I must say the standard of paintings we have received for our Lockdown Challenge has been terrific. Witness the above detail from artist Scott Kish. It is of piper Robert Dowson and is in watercolour. The size is 11″ x 15″.
We’ll keep the challenge going till the end of July at which point it will be over to judge Robert Mathieson who has kindly agreed to select the winners. Such is the standard we will have three prizes.
For interest I think we’ll have a reader’s poll too to see if you all agree with P/M Mathieson’s decisions. We’ll naturally keep the first confidential until Robert’s done his work and the announcement made.
Here is Scott’s picture in full size:
Good news on at least two fronts in the past few days. The first came from the RSPBA who confirmed their financial stability and readiness for the 2021 season, the new building paid for and grants in place to offset the revenue loss from this year.
The HQ building itself is a valuable asset for the Association and will underpin its activities for many years to come. Without the vital remedial work it risked being condemned and sold off for a pittance, so well done to the Board of Directors for taking the bold decision to stretch themselves financially and get the work done.
The second piece of good news is that the Glenfiddich Championship is going ahead. Shame there will be no live audience and I suspect that four months from now, when it takes place, this could be seen as being super precautionary. However there will probably have been insurance and other issues to contend with of which I know not.
The G’fidd go-ahead augurs well for other contests. Could the Argyllshire Gathering follow them by holding all or some of their indoor events in such a format? The AG is still two months off remember. Equally, what would be wrong with having the outdoor contests too? Covid and all other infections are of minimal transmission risk al fresco.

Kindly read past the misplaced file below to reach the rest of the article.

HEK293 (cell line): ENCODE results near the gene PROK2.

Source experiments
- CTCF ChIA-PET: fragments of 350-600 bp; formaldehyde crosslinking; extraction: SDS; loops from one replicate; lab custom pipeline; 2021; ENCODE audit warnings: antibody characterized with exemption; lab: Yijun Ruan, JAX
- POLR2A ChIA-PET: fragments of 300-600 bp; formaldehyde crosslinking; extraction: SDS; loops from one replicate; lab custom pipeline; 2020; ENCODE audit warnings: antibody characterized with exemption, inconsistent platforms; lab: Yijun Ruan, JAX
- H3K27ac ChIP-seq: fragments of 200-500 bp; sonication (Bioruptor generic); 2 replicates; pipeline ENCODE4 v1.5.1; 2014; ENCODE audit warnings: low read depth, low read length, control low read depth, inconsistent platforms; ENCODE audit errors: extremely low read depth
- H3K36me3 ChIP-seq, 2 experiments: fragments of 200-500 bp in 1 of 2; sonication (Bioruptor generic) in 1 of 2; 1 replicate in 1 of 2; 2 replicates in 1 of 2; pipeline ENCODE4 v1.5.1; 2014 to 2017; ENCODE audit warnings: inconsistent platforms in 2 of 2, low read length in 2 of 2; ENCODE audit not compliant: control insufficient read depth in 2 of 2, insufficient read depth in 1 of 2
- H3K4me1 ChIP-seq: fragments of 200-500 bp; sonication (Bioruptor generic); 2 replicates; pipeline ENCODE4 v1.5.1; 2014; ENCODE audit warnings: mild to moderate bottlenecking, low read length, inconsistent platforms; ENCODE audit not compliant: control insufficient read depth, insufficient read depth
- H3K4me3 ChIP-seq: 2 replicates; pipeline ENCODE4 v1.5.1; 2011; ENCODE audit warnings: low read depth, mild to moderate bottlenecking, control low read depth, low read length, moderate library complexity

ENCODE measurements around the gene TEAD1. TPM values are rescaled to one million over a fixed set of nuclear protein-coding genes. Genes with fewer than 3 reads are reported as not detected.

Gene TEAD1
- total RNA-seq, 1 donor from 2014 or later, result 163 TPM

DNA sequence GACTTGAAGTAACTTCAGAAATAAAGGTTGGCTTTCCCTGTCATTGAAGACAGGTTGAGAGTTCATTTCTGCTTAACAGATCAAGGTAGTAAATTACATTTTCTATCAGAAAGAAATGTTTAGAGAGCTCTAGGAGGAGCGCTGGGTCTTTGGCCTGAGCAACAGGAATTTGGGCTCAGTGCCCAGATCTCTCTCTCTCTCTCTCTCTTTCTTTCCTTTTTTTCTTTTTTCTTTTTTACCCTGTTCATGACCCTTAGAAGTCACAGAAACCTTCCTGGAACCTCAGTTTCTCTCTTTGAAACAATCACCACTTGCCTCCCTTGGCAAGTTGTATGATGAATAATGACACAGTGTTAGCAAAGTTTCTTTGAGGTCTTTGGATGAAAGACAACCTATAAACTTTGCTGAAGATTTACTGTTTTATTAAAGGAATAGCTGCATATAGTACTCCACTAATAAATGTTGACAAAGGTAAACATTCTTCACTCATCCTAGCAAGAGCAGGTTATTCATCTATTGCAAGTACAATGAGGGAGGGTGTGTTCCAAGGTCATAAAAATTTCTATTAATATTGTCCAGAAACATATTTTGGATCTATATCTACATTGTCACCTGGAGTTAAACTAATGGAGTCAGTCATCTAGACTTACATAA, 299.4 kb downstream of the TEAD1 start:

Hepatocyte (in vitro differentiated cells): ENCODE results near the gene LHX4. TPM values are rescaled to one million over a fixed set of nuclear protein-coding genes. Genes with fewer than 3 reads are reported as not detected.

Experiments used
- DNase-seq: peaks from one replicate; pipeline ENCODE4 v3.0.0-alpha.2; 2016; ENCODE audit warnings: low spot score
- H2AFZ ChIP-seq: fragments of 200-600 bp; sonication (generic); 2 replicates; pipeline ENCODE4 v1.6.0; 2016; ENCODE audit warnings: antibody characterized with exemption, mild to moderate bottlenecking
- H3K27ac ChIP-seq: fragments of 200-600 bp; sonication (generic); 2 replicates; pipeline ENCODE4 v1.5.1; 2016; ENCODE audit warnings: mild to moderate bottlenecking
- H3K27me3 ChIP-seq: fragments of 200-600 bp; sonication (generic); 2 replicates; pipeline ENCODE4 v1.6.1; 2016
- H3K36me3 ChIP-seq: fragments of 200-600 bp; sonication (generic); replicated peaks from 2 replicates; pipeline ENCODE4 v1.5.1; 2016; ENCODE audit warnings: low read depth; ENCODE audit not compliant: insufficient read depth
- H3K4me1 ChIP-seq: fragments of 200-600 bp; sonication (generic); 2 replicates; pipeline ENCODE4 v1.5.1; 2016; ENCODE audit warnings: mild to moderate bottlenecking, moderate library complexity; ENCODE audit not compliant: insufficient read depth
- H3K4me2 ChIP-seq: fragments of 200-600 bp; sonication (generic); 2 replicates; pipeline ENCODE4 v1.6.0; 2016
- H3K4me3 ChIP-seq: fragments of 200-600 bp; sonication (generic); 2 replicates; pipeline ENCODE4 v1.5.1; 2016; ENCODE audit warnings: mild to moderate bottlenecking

I wonder if other contests will be thinking that they pulled the plug too early? Of course it is easy to sit here now and say so. Back in the fervid plague days of March and April the cancellation bandwagon could not, understandably, be halted. Fear stalked the land and everyone did what they thought was the right thing to do at the time.
The Highland tourist season now officially opens on July 15 and it is such a shame that there will be no Highland games for visitors – if there are any – to enjoy.
East Lothian Council are looking for a piping instructor for their primary and secondary schools. The position is part time, 21 hours per week. The pay range is £28,809 – £38,292 per year pro rata.
Days of work are Tuesday, Wednesday and Thursday and the job starts in August. The spec: ‘To teach pupils individually or in groups …to develop musical literacy, aural awareness and promote interest in music making through group playing’. Applications close on July 7. Here is the link
Mairi Hunter writes: ‘My son came across your article regarding Mike Haggerty [above]. I forwarded it to the family in Scotland. By the way Mike is my uncle and I live in New Zealand. I had different members of the family who were visiting Australia call me to ask if I knew where he was buried so I get the impression they were not notified. I have happy memories of him staying with us when we were young. He made us pancakes and took us fishing.
‘You have the wrong parents. My grandparents were John Haggerty and Annie Johnson. Now I did not pay a lot attention to my different uncles’ jobs but I remember Mike was a warrant officer and a pipe major. I believe he was probably more likely to have been born in 19 something then 18?
‘I seriously don’t believe I am of much help but felt compelled to get in touch if for no other reason then to say thank you for marking his grave. It is a very kind and generous gesture from strangers. All the family who would have known a lot more have passed.’
Well, thank you for getting in touch Mairi. Read Denis Browning’s original story on Mike Haggerty, ‘South Uist’s Forgotten Piper’, here.